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The bumps and bruises from turning a blind eye: Learning from our failures and surprises

  • Lara Varpio
  • Alisa Nagler
Open Access
Foreword

Lord Horatio Nelson, a Vice-Admiral in the British Royal Navy who served during the late 18th century, is celebrated as an inspirational leader [1] and an unparalleled strategist [2]. Historians credit his unusual tactics for securing pivotal naval victories during the Napoleonic Wars [2]. Lord Nelson regularly positioned himself in the throes of battle, and carried the wounds of war as a result (i.e., having lost an eye and most of an arm in combat). While his military career is what secured his status as a British hero, one of the Admiral’s most lasting legacies may be lost to the annals of history since it is not the result of a bold tactic, but of an act of insubordination.

The story goes that, during the 1801 Battle of Copenhagen, Lord Nelson’s commanding officer, Sir Hyde Parker, favoured a cautious battle plan. Lord Nelson did not support a conservative approach. In the heat of battle, a well-aimed cannon ball reduced the mast of Parker’s ship to splinters. To communicate with Nelson’s ship, Parker hoisted signal flags ordering Nelson to disengage from the fight. But Lord Nelson had no intention of breaking off the attack. Lifting his telescope to the eye he lost in battle so long ago and looking to Parker’s ship, Nelson informed his crew that he truly did not see any signals. With this act of insubordination, Lord Nelson gave us the idiom: turning a blind eye.

The damage inflicted when academics turn a blind eye

For Lord Nelson, turning a blind eye to Parker’s orders had beneficial outcomes [4]. The British won the Battle of Copenhagen. Parker was disgracefully recalled to Britain, while Lord Nelson was promoted to Commander-in-Chief of the British fleet.

But turning a blind eye is not always accompanied with benefits. When academic researchers and innovators ignore undesirable information and turn a blind eye to failures and unexpected outcomes, the results are generally detrimental.

Knowledge is rarely developed with ease. Much more often, researchers and innovators toil arduously to devise new experiments, to test hypotheses, to develop new interventions, and to consider new interpretations of complex data. Again and again, scholars face failure and surprises: experiments can generate completely unexpected results, well thought out projects can have unintended consequences, hypotheses can simply be wrong, interventions can have no effect, and meaningful interpretations of data can elude us. All too often, scientific discovery is a game of patience—of relentlessly trying yet another experiment, after yet another failure. Knowledge is rarely developed at a steady marching pace. Instead, knowledge advances in lurches—in the unsteady, unpredictable movements of scholars who, according to psychologist Daniel Wegner, bumble along, only once in a while discovering something noteworthy [3].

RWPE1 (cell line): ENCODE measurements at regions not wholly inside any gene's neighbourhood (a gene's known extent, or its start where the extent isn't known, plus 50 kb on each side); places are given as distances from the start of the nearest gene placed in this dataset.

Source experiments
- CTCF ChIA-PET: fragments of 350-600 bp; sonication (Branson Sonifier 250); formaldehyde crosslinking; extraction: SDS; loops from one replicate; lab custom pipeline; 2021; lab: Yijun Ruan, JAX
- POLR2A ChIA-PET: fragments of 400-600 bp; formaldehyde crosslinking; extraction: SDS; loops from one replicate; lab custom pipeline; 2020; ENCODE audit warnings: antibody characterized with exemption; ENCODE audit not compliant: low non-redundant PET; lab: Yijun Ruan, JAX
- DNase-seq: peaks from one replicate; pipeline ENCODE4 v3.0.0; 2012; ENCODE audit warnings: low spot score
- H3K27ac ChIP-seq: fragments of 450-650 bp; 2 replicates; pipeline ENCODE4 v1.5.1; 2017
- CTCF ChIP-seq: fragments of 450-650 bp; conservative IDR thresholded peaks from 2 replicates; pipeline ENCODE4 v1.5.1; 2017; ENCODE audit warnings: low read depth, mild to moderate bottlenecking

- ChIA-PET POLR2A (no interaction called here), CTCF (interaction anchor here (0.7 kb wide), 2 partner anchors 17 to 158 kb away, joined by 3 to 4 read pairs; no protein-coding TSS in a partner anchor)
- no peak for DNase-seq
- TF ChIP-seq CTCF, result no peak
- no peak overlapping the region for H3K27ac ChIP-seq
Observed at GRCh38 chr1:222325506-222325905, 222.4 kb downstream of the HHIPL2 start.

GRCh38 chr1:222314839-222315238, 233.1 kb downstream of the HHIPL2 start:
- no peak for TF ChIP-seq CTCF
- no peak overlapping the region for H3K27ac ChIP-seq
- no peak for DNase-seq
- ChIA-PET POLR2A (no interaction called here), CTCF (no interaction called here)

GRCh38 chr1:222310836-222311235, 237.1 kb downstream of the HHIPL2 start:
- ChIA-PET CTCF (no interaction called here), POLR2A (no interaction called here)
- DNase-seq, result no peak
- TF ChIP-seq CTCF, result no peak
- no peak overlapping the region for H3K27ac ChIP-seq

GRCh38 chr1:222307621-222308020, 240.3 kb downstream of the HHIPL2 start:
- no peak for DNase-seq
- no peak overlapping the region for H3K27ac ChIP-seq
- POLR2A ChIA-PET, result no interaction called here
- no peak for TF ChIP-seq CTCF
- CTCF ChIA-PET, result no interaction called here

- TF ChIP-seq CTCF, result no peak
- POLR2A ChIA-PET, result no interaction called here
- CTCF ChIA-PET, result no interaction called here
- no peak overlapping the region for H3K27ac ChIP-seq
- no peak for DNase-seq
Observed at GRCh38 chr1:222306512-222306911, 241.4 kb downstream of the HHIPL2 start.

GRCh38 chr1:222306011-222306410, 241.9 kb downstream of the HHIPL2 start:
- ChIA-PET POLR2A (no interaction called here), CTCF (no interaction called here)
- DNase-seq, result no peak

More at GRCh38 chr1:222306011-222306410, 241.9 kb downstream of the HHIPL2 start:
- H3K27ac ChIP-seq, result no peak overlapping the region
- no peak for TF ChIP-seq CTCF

This is why exclaiming ‘Eureka’ is such a passionate cry. Rarely do researchers or innovators get to say it!

Problematically, researchers and innovators have learned to hide their failures and surprises. Modern academic journals generally reserve the pages of their publications for eureka moments, and not for stories of failure or surprise. On the whole, this means that we tend to overvalue success, underestimate the frequency of failures, and hide unexpected findings until we can (if ever) make sense of them. By turning a blind eye to our failures and surprises, we have created a skewed understanding of what it takes to build knowledge and of the value of learning from our non-eureka moments.

Academia has a history of turning a blind eye to these moments—moments that form the majority of a scientist’s career. Johannes Haushofer, a professor at Princeton University, published a CV of Failures in an effort to ‘provide some perspective’ to how many failures lie behind a scientist’s successes [4]. In this CV, Haushofer lists the degree programs that did not accept him, the research funding he was not awarded, the papers that were rejected, and other ‘failures’ that served as stepping-stones for his successful academic career. Reading this alternative CV demonstrates the sheer volume of failures academics face, and why learning from our failures is an important practice to embrace.

But laying bare our faults is not an easy thing to do. Failures and surprises often hurt. Turning a blind eye to them can be an easier and simpler solution. But, if you or anyone you know has ever suffered from complete vision loss in one eye (be it from battle or an unexpected retinal detachment), you know that a blind eye changes everything. When you go from binocular to monocular vision, your depth perception and visual cues shift unexpectedly. Instead of gracefully sitting in the chair, you land with a thud on the floor. Navigating a doorframe results in bruised shoulders and elbows. Such are the visible bumps and bruises of having one blind eye. Similarly, there are negative consequences that result from turning a blind eye to academic failures and surprises. We can become biased towards statistically significant results. The size of our N can become the focus of attention, instead of a meaningful story discovered via few (or even just one) participants. Our colleagues are forced to learn the hard way that which we have already discovered through failure.

Furthermore, revealing failures and surprises publically is not a simple thing to do; admitting failure or unexpected results can have consequences. Will the funding agencies look down on me if I publish my errors? Will my institution deny me promotion if I admit that my teaching innovation was not met with cheers from the students? What will my colleagues think if I reveal how our collaboration ended in failure?